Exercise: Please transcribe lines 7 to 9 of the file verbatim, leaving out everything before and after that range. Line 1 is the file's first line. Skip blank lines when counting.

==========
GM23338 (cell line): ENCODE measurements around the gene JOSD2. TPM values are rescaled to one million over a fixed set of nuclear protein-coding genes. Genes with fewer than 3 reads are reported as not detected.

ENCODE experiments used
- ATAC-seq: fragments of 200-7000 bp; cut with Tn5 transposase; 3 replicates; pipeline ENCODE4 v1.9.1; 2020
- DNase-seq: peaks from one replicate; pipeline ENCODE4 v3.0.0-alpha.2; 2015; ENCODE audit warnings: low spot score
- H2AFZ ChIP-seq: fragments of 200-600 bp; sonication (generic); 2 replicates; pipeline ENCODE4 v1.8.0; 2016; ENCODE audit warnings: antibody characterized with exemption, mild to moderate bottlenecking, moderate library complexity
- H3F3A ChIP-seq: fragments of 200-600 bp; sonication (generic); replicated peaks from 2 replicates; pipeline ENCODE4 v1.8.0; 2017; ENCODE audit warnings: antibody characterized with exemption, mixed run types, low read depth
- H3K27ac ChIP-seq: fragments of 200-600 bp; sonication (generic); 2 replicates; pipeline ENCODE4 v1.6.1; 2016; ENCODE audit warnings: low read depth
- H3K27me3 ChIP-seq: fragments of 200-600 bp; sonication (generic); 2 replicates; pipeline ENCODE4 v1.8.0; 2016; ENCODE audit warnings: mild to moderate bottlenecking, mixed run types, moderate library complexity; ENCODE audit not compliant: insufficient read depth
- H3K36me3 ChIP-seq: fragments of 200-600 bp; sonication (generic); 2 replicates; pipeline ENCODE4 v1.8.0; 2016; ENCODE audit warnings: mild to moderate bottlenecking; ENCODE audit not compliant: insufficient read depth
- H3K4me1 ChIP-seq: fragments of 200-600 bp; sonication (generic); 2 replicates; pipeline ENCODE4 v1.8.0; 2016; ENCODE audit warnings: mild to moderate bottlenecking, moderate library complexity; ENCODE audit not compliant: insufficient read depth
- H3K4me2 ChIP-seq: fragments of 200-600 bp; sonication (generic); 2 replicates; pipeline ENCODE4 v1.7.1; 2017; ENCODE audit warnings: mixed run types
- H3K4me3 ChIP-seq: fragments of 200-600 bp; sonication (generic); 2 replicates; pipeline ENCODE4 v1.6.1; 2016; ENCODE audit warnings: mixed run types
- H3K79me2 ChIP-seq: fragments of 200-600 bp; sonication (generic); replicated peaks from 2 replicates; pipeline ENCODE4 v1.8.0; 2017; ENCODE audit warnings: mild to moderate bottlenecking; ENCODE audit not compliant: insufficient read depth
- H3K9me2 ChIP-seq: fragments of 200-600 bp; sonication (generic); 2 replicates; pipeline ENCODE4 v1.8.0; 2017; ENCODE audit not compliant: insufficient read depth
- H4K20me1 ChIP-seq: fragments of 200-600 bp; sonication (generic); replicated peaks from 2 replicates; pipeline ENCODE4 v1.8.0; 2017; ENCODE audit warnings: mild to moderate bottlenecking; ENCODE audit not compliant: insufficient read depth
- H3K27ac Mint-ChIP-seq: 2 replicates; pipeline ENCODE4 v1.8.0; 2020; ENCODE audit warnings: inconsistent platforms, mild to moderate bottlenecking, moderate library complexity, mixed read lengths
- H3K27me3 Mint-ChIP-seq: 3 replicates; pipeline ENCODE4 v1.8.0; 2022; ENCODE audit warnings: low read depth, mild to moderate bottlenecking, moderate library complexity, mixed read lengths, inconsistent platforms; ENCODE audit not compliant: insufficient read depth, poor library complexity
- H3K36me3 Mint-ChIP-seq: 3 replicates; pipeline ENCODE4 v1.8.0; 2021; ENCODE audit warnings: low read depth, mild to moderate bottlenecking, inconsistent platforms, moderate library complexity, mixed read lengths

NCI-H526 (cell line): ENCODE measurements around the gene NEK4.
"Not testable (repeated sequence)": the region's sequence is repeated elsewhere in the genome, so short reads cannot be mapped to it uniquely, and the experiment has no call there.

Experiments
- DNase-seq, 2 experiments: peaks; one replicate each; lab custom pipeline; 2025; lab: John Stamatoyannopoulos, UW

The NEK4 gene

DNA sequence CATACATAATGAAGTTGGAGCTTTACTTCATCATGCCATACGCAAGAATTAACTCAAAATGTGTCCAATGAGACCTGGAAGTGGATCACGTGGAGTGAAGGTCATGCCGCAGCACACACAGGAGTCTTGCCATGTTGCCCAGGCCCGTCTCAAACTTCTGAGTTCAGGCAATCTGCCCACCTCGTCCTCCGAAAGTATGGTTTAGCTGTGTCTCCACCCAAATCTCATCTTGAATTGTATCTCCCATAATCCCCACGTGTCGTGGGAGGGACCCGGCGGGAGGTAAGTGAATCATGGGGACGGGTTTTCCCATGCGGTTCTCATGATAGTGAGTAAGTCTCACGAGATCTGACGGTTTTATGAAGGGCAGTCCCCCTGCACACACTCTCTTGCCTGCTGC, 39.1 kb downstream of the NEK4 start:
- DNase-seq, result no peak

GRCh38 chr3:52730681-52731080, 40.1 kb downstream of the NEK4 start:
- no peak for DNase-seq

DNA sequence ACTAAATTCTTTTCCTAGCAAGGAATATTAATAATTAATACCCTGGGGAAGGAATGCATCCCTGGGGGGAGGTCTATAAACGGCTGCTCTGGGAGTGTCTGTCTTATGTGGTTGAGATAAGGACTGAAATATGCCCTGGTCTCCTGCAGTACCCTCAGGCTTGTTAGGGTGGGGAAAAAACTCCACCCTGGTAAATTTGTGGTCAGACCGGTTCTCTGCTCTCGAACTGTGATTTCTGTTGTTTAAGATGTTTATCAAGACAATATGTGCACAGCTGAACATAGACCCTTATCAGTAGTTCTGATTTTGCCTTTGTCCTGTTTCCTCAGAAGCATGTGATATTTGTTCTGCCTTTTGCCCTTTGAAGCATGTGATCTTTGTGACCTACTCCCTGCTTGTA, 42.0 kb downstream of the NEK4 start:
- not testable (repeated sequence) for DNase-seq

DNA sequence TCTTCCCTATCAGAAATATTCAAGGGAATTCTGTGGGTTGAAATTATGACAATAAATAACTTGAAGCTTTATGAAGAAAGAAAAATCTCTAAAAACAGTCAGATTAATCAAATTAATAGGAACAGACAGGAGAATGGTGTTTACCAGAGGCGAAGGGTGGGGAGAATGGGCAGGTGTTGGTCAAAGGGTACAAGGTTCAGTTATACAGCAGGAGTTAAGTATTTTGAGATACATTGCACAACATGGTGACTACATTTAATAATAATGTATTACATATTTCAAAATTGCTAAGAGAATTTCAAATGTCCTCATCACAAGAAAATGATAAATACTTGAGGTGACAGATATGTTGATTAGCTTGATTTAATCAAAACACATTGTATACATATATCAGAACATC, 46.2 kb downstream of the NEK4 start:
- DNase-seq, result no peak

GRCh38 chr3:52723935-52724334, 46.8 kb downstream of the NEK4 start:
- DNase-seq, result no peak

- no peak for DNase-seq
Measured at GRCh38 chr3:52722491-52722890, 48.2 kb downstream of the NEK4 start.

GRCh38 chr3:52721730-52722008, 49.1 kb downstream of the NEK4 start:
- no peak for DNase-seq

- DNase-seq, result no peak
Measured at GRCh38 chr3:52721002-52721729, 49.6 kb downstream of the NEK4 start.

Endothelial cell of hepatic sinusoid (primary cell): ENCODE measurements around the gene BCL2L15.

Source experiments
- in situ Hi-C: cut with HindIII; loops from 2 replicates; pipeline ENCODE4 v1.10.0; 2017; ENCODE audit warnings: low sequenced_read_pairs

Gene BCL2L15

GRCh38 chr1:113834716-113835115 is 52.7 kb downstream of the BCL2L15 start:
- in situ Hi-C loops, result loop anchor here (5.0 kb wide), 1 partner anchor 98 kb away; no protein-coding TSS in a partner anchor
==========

- H3K27ac ChIP-seq: fragments of 200-600 bp; sonication (generic); 2 replicates; pipeline ENCODE4 v1.6.1; 2016; ENCODE audit warnings: low read depth
- H3K27me3 ChIP-seq: fragments of 200-600 bp; sonication (generic); 2 replicates; pipeline ENCODE4 v1.8.0; 2016; ENCODE audit warnings: mild to moderate bottlenecking, mixed run types, moderate library complexity; ENCODE audit not compliant: insufficient read depth
- H3K36me3 ChIP-seq: fragments of 200-600 bp; sonication (generic); 2 replicates; pipeline ENCODE4 v1.8.0; 2016; ENCODE audit warnings: mild to moderate bottlenecking; ENCODE audit not compliant: insufficient read depth